Beosound Theatre: Outputs

#86 in a series of articles about the technology behind Bang & Olufsen

A “naked” Beosound Theatre

Beosound Theatre has a total of 11 possible outputs, seven of which are “real” or “internal” outputs and four of which are “virtual” loudspeakers. As with all current Beovision televisions, any input channel can be directed to any output by setting the Speaker Roles in the menus.

Internal outputs

On first glance of the line drawing above it is easy to jump to the conclusion that the seven real outputs are easy to find, however this would be incorrect. The Beosound Theatre has 12 loudspeaker drivers that are all used in some combination of level and phase at different frequencies to all contribute to the total result of each of the seven output channels.

So, for example, if you are playing a sound from the Left front-firing output, you will find that you do not only get sound from the left tweeter, midrange, and woofer drivers as you might in a normal soundbar. There will also be some contribution from other drivers at different frequencies to help control the spatial behaviour of the output signal. This Beam Width control is similar to the system that was first introduced by Bang & Olufsen in the Beolab 90. However, unlike the Beolab 90, the Width of the various beams cannot be changed in the Beosound Theatre.

The seven internal loudspeaker outputs are

  • Front-firing: Left, Centre, and Right
  • Side-firing: Left and Right
  • Up-firing: Left and Right

Looking online, you may find graphic explanations of side-firing and up-firing drivers in other loudspeakers. Often, these are shown as directing sound towards a reflecting wall or ceiling, with the implication that the listener therefore hears the sound in the location of the reflection instead. Although this is a convenient explanation, it does not necessarily match real-life experience due to the specific configuration of your system and the acoustical properties of the listening room.

The truth is both better and worse than this reductionist view. The bad news is that the illusion of a sound coming from a reflective wall instead of the loudspeaker can occur, but only in specific, optimised circumstances. The good news is that a reflecting surface is not strictly necessary; therefore (for example) side-firing drivers can enhance the perceived width of the loudspeaker, even without reflecting walls nearby.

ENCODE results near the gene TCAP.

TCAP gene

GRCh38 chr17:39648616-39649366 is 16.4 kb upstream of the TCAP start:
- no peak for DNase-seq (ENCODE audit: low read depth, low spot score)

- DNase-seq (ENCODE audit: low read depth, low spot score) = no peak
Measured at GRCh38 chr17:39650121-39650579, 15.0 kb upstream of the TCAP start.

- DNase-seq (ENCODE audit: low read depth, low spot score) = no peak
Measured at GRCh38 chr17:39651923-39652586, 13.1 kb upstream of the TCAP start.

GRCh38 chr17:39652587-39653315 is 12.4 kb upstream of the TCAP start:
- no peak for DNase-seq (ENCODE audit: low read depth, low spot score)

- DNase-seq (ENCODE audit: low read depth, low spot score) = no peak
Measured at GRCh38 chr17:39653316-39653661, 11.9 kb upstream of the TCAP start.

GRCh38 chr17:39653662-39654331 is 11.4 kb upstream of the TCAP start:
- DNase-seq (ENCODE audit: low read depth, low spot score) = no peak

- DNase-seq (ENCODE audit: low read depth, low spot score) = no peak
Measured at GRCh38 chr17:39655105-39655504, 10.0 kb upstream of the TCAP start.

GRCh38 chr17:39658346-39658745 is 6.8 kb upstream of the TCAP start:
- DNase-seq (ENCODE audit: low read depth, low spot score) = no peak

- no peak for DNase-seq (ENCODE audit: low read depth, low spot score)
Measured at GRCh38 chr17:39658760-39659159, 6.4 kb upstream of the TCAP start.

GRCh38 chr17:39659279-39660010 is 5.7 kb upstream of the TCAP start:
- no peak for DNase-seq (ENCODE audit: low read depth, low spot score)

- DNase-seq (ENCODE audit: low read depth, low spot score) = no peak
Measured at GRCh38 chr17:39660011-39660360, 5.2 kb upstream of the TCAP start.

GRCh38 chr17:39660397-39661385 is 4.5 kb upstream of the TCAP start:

However, it can be generally said that the overall benefit of side- and up-firing loudspeaker drivers is an enhanced impression of the overall width and height of the sound stage, even for listeners that are not seated in the so-called “sweet spot” (see Footnote 1) when there is appropriate content mixed for those output channels.

Virtual outputs

Devices such as the “stereoscope” for representing photographs (and films) in three-dimensions have been around since the 1850s. These work by presenting two different photographs with slightly different perspectives two the two eyes. If the differences in the photographs are the same as the differences your eyes would have seen had you “been there”, then your brain interprets into a 3D image.

A similar trick can be done with sound sources. If two different sounds that exactly match the signals that you would have heard had you “been there” are presented at your two ears (using a binaural recording) , then your brain will interpret the signals and give you the auditory impression of a sound source in some position in space. The easiest way to do this is to ensure that the signals arriving at your ears are completely independent using headphones.

The problem with attempting this with loudspeaker reproduction is that there is “crosstalk” or “bleeding of the signals to the opposite ears”. For example, the sound from a correctly-positioned Left Front loudspeaker can be heard by your left ear and your right ear (slightly later, and with a different response). This interference destroys the spatial illusion that is encoded in the two audio channels of a binaural recording.

However, it might be possible to overcome this issue with some careful processing and assumptions. For example, if the exact locations of the left and right loudspeakers and your left and right ears are known by the system, then it’s (hypothetically) possible to produce a signal from the right loudspeaker that cancels the sound of the left loudspeaker in the right ear, and therefore you only hear the left channel in the left ear. (see Footnote 2)